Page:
Presentation on theme: "Aim: Was the Ming Dynasty wise to close off China from the rest of the world? Do Now: List two things that the Mongols did to unify China that might."— Presentation transcript:
Aim: Was the Ming Dynasty wise to close off China from the rest of the world? Do Now: List two things that the Mongols did to unify China that might have been divisive.
Tang Song Mongols Genghis Khan ( ) (Pax Mongolica) Kublai Khan Yuan Dynasty (China) Ming Dynasty Great Wall Of China is Built 206 BC
Kamikaze Winds – Kamikaze of 1274 & 1281 Japan – the islands of the gods or “kami”. The last minute rescue by the gods is seen when a typhoon sinks the Mongol and Korean ships into the sea. “Kazi” means winds in Japanese.
The Middle Kingdom Under the Ming, China was once again ruled by the Chinese. Ming leaders sought to restore the country’s greatness and its supremacy in the region. China traditionally thought of itself as the Middle Kingdom, the center of the earth and the source of civilization. Ming Government Reform Ming rulers enacted reforms to improve the government. They brought back the civil service system. Confucian learning once again became important, because knowledge of Confucian classics was a key part of the civil service exam. Ming leaders also established a board of censors to eliminate corruption in the bureaucracy.
Ming Dynasty ( ) The Chinese overthrew the Mongols, and restored self-rule under the Ming Dynasty. Ming China experienced an economic and cultural revival. In the early 1400s, China began voyages of exploration and came into contact with Europe. Later the empire turned inward, seeking to protect itself from outside influences.* China did, however, greatly affect nearby Asian lands that fell into its zone of influence in Korea, Japan and Southeast Asia.
Overseas Expansion The Ming Dynasty embarked on a period of overseas expansion. In 1405, Zheng He, a Chinese admiral, set out with a fleet of ships. His goal was to promote Chinese trade and to collect tribute from less powerful lands. He was a eunuch.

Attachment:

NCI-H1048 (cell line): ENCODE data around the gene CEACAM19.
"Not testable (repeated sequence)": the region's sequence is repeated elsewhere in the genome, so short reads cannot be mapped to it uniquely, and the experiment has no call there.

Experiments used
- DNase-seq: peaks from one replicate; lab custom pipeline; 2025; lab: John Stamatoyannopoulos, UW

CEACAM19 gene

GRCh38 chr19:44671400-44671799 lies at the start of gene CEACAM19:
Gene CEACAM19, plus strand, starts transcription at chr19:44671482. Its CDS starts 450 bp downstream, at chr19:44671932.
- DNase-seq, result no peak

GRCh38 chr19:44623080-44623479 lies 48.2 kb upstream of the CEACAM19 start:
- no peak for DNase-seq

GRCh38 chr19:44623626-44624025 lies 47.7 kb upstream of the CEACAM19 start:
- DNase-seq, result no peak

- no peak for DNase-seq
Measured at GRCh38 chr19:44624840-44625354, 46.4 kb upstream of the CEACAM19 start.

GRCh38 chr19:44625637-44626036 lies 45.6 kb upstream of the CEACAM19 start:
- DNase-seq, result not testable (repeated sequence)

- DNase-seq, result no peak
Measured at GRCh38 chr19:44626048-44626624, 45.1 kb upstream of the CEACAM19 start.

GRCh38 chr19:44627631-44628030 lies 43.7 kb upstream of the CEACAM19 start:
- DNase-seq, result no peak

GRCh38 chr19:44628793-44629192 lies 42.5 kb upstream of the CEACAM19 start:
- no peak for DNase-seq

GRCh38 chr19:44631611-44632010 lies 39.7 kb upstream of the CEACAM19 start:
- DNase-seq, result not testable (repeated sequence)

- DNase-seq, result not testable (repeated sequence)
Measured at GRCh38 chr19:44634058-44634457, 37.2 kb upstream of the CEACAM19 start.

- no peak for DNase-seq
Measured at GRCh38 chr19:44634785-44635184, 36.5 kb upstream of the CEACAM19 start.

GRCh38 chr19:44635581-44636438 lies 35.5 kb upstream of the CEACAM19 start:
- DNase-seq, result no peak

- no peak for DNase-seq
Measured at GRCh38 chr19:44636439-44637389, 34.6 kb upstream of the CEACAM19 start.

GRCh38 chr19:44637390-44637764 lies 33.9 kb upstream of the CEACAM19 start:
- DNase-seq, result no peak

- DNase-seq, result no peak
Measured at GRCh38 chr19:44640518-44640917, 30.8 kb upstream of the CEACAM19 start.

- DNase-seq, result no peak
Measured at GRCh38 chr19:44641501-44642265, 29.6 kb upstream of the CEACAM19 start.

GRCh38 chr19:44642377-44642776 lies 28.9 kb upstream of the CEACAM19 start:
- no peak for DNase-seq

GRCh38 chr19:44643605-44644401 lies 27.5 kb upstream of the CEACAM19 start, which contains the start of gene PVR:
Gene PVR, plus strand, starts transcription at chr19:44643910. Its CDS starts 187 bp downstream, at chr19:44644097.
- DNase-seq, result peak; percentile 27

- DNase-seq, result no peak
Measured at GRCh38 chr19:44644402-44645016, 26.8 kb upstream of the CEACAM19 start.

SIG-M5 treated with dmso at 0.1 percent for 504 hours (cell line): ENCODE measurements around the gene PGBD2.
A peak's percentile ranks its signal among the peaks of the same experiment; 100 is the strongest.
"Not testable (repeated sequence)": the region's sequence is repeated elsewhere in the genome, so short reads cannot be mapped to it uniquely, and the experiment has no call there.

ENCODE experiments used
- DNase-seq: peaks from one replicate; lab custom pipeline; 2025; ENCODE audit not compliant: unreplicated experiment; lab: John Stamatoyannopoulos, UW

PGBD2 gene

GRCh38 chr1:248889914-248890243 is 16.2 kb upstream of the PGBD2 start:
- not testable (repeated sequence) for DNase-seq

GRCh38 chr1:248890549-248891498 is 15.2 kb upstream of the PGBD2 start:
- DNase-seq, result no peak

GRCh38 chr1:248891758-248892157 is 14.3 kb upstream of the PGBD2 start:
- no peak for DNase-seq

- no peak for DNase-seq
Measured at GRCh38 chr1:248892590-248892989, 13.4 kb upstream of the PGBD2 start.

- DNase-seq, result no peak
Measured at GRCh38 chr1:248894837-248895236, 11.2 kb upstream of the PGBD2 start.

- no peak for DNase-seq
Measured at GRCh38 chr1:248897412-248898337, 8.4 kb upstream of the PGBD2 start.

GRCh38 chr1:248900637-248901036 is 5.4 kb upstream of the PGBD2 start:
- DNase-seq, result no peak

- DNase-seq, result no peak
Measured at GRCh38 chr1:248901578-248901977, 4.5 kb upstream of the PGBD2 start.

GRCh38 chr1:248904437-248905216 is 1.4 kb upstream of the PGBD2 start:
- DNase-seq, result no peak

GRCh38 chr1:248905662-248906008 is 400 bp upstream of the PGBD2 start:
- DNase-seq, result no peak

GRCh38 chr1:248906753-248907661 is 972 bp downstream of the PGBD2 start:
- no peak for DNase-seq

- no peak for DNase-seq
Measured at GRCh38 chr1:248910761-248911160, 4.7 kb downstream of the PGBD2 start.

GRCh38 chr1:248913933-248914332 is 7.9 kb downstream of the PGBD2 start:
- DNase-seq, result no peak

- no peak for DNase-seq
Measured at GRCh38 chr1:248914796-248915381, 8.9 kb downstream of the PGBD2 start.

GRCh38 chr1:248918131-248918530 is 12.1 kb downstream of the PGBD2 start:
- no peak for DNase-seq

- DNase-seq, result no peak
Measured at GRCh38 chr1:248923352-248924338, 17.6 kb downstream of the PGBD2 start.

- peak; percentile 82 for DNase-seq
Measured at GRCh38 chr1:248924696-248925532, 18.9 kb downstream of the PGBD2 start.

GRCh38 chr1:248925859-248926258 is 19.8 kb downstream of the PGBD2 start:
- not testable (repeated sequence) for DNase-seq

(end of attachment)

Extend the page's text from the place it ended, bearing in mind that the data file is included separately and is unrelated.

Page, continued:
Between 1405 and 1433, Zheng He took seven voyages. A huge armada of Chinese ships crossed the China Sea, then ventured west to Ceylon, Arabia, and East Africa. The fleet consisted of giant nine-masted junks, escorted by dozens of supply ships, water tankers, transports for cavalry horses, and patrol boats. The armada's crew totaled more than 27,000 sailors and soldiers. The largest of the junks were said to be over 400 feet long and 150 feet wide. (The Santa Maria, Columbus's largest ship, was a mere 90 by 30 feet and his crew numbered only 90.)
The largest ships in the fleet (called baoshan, or "treasure ships") were likely between 440 and 538 feet long by 210 feet wide. These 4-decked baoshan had an estimated displacement of 20-30,000 tons, roughly 1/3 to 1/2 the displacement of modern American aircraft carriers. Each had nine masts on its deck, rigged with square sails that could be adjusted in series to maximize efficiency in different wind conditions.
Looking Outward and Turning Inward After Zheng He’s death in 1433, the Ming emperor banned the building of large oceangoing ships, and China, as a result, suddenly halted its voyages of exploration. IMPERIAL EDICT & VILLAGE ORDINANCES
Looking Outward and Turning Inward The reasons for this abrupt change in policy were both economic and cultural. Zheng’s voyages had not brought profits to the empire, and his fleets were expensive to maintain. Also, Confucian scholars taught that China had the most advanced civilization in the world. Limiting contact with foreign influences therefore seemed the best way to preserve ancient traditions. Chinese Indifference Ming leaders severely restricted foreign trade, believing European goods to be inferior. However, they allowed limited trade at the coastal outpost of Macao, near present day, Guangzhao. Imperial officials supervised this trade strictly.